The epilepsy world is being rocked by the introduction of newer epilepsy treatment methods that are having a great impact on patients with intractable epilepsy. People who have this type of epilepsy continue to have seizures even with the administration of medication or other types of treatment. Some are wracked by convulsions daily, leaving them exhausted and unable to enjoy normal activities. For children, this means that learning comes much more slowly, sometimes stopping altogether, and in severe cases even regressing and losing skills they had once possessed. For adults, the ability to drive and hold down a job are just a few of the abilities that most of us take for granted, but those with intractable epilepsy cannot enjoy.
The newest and most exciting treatment for childhood epilepsy is a derivative of marijuana, in oil form. This is high in the medicinal quality that marijuana contains, and very low in the psychoactive component that causes a high. This oil is making huge strides toward eradicating seizures in children who experienced them daily before beginning this particular epilepsy treatment. Currently available only in Colorado, many states are jumping on the bandwagon and passing laws that will allow kids with epilepsy to receive this life-saving oil.
For adults who suffer from severe epilepsy, there is new hope on the horizon. The Food and Drug Administration has just approved the RNS System for epilepsy, a device implanted into the skull that helps to reduce seizures by sensing and recording electrical brain activity, and delivering electrical stimulation where the seizures are expected to originate. The RNS System is intended to stop the erratic brain activity before the person experiences a seizure.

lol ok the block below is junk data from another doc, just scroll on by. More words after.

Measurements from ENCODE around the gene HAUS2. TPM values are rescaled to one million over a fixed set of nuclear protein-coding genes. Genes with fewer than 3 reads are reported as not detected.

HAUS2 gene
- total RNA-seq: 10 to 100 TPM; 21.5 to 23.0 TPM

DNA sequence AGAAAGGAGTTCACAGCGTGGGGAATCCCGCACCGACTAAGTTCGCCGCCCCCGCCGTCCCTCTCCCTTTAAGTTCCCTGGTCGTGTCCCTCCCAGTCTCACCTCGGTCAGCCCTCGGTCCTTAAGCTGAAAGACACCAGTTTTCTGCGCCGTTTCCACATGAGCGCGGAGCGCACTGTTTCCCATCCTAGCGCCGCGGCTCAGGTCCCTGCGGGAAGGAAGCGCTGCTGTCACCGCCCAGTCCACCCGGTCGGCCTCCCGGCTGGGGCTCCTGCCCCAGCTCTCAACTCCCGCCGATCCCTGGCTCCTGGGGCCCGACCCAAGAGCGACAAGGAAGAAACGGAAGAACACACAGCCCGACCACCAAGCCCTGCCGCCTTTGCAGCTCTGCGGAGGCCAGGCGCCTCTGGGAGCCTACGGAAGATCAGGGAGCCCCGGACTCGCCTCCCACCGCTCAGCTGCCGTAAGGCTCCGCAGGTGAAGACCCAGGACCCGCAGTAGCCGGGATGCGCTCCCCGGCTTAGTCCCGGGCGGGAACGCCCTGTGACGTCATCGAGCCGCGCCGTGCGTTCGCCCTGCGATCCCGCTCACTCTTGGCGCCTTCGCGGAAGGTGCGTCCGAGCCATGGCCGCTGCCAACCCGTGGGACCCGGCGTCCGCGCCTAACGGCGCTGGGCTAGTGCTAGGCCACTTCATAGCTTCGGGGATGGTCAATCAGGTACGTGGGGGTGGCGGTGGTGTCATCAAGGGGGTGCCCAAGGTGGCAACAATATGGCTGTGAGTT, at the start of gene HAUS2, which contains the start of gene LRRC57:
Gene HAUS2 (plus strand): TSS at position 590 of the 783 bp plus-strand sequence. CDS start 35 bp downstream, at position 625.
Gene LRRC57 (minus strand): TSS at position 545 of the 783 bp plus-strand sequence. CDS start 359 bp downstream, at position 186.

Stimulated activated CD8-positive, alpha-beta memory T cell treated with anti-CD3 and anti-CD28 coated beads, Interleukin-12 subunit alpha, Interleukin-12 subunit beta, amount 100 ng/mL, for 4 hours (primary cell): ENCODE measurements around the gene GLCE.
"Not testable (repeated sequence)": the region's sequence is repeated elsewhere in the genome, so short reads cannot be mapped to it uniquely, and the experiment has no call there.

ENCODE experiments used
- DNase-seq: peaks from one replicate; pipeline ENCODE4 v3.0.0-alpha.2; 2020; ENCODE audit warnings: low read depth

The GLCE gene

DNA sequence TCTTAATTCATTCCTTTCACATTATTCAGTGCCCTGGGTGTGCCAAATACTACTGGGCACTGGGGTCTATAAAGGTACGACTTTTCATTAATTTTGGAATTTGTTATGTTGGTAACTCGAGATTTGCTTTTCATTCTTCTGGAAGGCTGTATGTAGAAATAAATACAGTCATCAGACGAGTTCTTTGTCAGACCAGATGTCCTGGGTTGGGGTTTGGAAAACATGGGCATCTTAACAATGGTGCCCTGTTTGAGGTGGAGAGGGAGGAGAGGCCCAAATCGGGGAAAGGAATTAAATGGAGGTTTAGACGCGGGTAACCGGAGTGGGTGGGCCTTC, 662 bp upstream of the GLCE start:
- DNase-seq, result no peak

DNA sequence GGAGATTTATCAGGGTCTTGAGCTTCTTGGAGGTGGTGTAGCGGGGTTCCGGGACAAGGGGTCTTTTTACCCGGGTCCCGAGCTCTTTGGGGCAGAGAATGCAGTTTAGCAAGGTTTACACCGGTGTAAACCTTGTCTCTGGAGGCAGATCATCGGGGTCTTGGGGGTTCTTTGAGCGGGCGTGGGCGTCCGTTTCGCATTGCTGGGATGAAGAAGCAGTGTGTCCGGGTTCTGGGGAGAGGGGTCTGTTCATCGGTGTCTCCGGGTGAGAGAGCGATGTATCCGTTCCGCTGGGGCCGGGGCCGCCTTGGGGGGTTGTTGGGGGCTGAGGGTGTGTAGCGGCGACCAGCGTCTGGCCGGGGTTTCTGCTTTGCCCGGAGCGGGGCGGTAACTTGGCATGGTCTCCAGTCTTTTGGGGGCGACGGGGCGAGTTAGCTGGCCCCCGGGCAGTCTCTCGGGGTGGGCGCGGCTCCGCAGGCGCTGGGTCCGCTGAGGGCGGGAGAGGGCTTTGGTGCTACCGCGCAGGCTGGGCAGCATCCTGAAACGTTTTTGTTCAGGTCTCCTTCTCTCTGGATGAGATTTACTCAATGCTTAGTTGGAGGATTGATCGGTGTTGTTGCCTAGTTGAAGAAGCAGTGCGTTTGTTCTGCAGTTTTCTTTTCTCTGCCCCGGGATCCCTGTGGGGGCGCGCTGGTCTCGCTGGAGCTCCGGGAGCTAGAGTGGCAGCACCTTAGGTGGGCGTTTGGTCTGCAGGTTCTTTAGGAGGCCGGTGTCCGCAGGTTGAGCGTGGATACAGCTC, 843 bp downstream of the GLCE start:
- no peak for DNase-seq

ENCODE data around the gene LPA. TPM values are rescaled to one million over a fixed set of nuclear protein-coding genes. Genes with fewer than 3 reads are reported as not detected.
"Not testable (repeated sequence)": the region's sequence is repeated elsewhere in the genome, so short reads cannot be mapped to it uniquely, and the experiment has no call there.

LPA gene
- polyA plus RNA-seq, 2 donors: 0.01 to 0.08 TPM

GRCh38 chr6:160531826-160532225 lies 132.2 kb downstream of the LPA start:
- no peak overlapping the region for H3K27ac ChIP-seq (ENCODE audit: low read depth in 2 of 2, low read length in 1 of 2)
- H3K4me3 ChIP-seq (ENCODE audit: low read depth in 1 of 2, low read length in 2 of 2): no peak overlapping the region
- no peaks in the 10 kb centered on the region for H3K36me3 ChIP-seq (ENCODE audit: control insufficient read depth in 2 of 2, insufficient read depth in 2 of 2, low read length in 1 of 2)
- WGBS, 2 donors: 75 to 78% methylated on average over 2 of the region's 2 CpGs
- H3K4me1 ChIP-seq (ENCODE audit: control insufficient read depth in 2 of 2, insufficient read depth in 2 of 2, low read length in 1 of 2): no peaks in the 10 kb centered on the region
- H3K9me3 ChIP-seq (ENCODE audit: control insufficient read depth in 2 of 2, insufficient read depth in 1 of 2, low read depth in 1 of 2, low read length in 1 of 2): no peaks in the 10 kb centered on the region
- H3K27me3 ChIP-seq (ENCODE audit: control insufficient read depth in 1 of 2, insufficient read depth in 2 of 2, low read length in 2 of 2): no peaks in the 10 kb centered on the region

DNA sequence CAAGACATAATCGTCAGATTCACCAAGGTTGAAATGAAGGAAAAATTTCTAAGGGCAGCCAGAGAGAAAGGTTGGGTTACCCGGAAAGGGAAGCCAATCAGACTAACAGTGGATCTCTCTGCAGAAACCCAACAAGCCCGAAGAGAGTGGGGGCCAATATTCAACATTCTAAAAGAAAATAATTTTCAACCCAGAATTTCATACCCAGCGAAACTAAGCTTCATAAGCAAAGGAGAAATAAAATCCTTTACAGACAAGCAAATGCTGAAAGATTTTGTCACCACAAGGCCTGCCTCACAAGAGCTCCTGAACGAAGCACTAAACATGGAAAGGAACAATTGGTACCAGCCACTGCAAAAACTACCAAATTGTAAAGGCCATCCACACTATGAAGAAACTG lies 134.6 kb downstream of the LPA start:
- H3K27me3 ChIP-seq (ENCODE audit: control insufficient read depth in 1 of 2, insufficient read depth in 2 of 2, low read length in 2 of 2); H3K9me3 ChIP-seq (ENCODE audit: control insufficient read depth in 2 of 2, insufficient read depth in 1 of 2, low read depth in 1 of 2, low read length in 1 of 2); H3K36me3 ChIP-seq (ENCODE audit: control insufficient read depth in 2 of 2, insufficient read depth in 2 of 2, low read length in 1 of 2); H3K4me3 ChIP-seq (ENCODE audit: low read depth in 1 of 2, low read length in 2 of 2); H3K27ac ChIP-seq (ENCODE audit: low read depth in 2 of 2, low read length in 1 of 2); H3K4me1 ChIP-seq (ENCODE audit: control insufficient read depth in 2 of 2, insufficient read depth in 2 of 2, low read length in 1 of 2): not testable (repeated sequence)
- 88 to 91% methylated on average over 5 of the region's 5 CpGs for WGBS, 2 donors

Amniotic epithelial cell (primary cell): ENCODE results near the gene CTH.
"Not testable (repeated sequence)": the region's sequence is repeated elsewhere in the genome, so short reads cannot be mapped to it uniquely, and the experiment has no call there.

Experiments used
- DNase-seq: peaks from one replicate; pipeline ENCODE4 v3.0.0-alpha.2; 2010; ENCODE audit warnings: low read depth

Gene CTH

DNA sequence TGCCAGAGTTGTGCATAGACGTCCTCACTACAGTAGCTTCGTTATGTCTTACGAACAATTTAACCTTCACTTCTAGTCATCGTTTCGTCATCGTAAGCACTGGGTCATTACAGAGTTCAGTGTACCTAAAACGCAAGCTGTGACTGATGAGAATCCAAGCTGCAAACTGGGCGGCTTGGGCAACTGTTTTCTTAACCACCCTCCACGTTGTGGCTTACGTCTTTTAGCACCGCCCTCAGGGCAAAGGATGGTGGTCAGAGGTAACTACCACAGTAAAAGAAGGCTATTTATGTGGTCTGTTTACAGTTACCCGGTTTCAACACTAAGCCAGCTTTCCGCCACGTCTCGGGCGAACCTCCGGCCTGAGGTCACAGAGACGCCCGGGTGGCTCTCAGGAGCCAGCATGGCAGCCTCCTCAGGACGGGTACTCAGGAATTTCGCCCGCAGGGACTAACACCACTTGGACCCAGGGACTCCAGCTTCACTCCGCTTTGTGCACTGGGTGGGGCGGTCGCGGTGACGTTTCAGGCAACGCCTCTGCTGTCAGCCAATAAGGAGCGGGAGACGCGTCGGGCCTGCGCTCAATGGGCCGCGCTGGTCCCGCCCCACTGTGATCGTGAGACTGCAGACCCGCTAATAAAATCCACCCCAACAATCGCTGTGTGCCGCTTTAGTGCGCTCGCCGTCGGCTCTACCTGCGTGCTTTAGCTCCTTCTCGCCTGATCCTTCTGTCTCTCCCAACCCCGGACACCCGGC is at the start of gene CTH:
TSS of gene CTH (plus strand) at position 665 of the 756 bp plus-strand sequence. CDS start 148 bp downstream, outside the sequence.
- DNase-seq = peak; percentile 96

According toThe New York Times, the battery-powered device is implanted into the skull, with wires threaded into the brain, and tracks electrical activity, quelling seizures. This includes a type of wand that is held to the epilepsy patient’s head and downloads brain data onto a laptop. Once downloaded, the doctors are able to review the information.
Dr. Dileep R. Nair, head of adult epilepsy at the Cleveland Clinic, says he believes this is the first in a new generation of treatment for epilepsy. “It’s delivering local therapy. It’s not taking tissue out; the brain is left intact. And it’s unlike a drug, which is a shotgun approach.”
No matter if you are the parent of a child with epilepsy, or an adult who has epilepsy, it is exciting to note that new epilepsy therapies are becoming available. Although both methods still have a way to go before becoming mainstream, the evidence so far is very hopeful for those who live with epilepsy.
[Image courtesy of Web MD]